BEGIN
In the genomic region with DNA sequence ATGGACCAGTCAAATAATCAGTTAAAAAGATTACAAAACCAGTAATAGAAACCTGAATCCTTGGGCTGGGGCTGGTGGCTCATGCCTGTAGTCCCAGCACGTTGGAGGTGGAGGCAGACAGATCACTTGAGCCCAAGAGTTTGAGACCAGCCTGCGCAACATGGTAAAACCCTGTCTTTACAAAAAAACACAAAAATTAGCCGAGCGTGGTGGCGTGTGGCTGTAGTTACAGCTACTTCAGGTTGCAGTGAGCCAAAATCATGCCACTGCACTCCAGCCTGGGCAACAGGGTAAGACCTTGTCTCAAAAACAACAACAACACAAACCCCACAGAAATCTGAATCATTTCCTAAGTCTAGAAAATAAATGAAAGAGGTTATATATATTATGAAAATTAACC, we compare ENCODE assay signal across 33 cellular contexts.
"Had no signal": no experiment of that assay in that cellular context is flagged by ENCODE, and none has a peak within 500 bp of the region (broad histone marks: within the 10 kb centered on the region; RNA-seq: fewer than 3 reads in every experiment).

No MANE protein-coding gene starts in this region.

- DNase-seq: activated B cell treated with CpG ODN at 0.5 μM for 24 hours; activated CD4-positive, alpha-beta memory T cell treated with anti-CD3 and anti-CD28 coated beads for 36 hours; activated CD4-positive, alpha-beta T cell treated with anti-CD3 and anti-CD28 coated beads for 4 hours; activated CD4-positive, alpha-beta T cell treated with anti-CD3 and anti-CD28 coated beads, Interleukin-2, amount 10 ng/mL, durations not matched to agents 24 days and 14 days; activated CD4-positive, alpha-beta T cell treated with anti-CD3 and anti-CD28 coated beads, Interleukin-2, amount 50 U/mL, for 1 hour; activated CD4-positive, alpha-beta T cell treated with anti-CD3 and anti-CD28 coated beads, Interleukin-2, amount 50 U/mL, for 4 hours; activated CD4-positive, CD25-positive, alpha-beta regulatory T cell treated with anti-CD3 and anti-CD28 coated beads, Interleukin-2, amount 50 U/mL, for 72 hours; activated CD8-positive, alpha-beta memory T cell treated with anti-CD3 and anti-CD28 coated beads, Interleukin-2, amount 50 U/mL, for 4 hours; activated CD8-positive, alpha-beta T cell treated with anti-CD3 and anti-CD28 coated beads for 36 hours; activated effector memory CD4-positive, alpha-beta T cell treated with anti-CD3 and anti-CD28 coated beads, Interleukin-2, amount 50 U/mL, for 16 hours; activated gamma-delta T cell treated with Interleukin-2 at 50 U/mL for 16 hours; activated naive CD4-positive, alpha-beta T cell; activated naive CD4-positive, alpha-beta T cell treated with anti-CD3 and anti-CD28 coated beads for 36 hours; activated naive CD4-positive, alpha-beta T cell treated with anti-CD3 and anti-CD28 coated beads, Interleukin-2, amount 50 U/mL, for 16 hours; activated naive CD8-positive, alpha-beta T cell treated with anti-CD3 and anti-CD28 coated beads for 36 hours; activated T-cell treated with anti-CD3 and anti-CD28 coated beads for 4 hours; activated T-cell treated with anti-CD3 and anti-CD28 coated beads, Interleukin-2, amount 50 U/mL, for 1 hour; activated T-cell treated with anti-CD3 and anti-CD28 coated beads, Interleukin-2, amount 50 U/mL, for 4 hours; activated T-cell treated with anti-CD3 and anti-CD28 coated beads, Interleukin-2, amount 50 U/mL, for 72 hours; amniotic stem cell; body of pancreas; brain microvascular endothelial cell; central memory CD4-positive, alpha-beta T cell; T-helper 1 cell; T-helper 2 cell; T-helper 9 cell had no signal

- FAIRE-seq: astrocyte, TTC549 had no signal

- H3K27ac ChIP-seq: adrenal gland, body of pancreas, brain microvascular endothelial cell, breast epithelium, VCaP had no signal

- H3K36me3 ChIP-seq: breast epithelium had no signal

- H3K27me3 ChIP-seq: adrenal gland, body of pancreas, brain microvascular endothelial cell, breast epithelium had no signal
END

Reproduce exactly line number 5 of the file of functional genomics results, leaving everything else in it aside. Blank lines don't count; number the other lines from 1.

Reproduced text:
- FAIRE-seq: astrocyte, TTC549 had no signal